Seattle has not yet got round to beautifying its waterside, which remains on the edge of dereliction. But the sensations begin before the train has even cleared the rusting dockyards: the sight of the ghostly fuselages of Boeing 737 jets forming an orderly queue on the opposite track. They are hauled by rail from the factory at Wichita, Kansas, to Boeing's assembly plant by Lake Washington, where they will sprout wings. But right now, the huge, vacant tubes are waiting for The Cascades to pass through. Air gives way to rail - a first for America?

Despite the train's name, taken from the Northwest's most notable range, don't expect a highland experience. You get to see tantalising glimpses of mountains, but not the peaks celebrated in the name. However, you do not care.

The morning light is rising to the east, dappling the water to the west. The bleak sky emits just enough light to evade the adjectives "dark" and "menacing". Hills emerge from the murk, dabbed with pale gold. A curtain of cloud relents enough to allow the peaks of the Olympic Peninsula, dusted with snow, to creep into the picture.

Meanwhile, the train claws and swerves its way along a rocky shore. As the sun climbs, the sky becomes benevolently blue. You could be travelling through the pages of some absurdly optimistic picture book. Except for the old timbers of long-expired piers poking out from the water and settled by seabirds, Man has barely defiled Nature.

Many American trains are appallingly tardy; three or four hours late merits neither a murmur of complaint nor a word of apology. But The Cascades pulls in right on time at Edmonds, where about 100 people are standing on the platform. Not for this train, though. They are awaiting a special service. In the US, a train trip is a once-in-a-blue-moon event rather than a realistic alternative to the car. Perhaps some of them will be persuaded by the next stage: hugging the water's edge, swishing past Bainbridge Island at a pace gentle enough to make out the pines that jab into the sky. Just when the view from Car 7 cannot possibly improve, a rainbow springs out of the Sound to the north, framing impeccably a solitary, shimmering yacht. And where there's a rainbow...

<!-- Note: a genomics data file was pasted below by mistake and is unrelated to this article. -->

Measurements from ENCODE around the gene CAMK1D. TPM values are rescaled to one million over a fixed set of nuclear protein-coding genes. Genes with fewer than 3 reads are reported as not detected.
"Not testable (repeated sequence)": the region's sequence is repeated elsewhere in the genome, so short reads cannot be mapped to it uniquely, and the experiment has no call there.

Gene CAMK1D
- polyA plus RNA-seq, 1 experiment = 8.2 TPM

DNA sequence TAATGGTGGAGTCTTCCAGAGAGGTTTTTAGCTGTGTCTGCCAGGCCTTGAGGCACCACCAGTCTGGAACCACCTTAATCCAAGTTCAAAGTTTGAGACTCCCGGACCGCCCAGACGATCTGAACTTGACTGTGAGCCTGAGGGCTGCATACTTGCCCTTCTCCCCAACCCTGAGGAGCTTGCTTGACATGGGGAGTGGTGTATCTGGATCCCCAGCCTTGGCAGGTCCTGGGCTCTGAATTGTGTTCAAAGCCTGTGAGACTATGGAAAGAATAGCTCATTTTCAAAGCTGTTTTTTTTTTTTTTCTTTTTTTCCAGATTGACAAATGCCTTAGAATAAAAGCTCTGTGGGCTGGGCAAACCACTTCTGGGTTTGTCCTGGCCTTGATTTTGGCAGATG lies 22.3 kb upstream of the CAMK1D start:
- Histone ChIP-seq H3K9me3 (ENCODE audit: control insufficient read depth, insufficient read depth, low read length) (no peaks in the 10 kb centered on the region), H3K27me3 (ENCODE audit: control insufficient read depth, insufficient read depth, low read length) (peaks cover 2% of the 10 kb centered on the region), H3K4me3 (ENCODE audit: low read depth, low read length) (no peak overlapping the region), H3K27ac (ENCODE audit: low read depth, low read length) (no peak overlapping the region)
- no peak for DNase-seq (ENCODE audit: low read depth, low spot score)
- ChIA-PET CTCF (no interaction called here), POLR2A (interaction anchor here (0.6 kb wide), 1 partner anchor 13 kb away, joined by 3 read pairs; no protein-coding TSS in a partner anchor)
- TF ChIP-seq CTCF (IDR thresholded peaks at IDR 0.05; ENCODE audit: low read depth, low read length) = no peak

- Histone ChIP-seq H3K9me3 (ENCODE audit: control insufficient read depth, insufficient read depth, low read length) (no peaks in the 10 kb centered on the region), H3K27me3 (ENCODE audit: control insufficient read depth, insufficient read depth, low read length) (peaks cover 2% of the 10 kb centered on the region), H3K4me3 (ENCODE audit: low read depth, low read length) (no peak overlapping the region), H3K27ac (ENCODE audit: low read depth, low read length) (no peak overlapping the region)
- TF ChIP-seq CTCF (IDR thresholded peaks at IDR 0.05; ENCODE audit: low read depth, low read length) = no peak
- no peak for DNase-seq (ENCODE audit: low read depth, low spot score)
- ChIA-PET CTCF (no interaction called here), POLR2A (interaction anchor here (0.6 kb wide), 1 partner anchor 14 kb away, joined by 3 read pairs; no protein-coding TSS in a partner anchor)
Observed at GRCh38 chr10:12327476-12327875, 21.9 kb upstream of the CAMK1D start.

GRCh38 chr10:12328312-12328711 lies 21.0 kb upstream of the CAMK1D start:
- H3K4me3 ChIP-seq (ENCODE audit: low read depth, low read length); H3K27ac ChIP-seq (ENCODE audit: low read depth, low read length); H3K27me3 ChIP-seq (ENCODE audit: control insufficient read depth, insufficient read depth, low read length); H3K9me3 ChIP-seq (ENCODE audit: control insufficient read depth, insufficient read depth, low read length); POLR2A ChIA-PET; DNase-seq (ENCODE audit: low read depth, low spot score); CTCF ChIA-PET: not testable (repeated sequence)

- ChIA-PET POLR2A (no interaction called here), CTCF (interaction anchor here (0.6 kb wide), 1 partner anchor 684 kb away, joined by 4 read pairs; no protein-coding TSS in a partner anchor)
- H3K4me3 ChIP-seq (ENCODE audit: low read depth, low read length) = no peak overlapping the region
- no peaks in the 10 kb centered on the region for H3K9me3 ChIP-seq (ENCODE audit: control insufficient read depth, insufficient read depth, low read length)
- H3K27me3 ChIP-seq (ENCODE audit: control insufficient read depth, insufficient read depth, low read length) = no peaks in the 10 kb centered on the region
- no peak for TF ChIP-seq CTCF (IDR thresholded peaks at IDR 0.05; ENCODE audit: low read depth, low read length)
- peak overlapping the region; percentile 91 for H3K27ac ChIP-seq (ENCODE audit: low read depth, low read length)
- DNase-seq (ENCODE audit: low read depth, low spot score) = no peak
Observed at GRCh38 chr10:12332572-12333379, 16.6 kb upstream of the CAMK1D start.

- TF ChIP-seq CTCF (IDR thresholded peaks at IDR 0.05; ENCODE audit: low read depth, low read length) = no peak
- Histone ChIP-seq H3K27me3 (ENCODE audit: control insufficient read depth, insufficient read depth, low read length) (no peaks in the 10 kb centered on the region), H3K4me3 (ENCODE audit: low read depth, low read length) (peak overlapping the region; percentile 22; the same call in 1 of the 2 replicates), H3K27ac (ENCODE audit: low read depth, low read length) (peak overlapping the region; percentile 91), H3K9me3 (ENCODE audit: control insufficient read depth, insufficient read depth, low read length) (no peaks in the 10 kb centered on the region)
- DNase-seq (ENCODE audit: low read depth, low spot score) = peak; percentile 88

The storm cascades down, casting the train into temporary darkness. Inside, all is warm and comfortable, as you would expect from a train where little expense has been spared. Onboard television monitors keep passengers (well, empty seats) informed about the temperature and the expected arrival time in western Canada's largest city.